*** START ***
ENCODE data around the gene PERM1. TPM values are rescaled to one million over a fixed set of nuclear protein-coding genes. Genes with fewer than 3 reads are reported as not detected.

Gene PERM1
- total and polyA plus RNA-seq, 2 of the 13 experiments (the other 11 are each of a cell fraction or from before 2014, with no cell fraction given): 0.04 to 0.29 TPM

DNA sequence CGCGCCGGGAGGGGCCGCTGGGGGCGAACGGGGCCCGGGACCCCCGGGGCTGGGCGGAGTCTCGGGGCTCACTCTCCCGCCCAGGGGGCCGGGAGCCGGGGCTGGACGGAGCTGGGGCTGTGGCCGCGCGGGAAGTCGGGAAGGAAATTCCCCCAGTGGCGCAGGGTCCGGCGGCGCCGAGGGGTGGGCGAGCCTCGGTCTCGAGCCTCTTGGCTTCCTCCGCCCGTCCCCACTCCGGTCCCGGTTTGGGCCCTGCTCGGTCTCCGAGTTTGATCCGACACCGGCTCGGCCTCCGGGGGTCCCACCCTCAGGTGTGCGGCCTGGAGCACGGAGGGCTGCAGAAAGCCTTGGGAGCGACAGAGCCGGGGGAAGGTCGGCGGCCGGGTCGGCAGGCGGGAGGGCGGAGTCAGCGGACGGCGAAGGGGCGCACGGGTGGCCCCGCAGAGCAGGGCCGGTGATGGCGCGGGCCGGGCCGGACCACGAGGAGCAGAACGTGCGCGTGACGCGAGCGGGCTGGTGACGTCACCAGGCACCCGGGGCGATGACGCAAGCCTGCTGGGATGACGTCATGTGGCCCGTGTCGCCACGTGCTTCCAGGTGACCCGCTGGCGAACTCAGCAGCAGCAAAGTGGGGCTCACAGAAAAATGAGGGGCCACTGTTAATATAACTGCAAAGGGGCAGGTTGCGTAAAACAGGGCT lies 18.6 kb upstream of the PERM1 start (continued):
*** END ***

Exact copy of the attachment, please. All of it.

ENCODE data around the gene PERM1. TPM values are rescaled to one million over a fixed set of nuclear protein-coding genes. Genes with fewer than 3 reads are reported as not detected.

Gene PERM1
- total and polyA plus RNA-seq, 2 of the 13 experiments (the other 11 are each of a cell fraction or from before 2014, with no cell fraction given): 0.04 to 0.29 TPM

DNA sequence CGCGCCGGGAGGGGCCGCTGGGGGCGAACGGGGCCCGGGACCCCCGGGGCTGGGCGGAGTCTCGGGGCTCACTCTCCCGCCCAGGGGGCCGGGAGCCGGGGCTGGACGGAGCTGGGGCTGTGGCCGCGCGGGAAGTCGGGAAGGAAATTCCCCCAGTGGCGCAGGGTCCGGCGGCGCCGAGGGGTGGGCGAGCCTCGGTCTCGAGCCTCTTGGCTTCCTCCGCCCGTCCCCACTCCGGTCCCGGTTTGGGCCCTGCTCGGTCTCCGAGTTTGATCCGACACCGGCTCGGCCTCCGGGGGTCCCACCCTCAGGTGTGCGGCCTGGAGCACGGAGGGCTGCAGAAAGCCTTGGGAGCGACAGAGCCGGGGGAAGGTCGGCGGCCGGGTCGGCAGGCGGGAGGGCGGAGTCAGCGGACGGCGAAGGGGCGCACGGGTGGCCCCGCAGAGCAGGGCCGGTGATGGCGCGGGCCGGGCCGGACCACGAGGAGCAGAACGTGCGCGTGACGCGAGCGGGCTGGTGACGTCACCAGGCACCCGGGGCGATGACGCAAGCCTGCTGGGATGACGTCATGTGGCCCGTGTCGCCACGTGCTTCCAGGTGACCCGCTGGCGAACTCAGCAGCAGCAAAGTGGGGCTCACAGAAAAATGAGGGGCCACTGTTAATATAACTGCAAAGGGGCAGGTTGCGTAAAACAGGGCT lies 18.6 kb upstream of the PERM1 start (continued):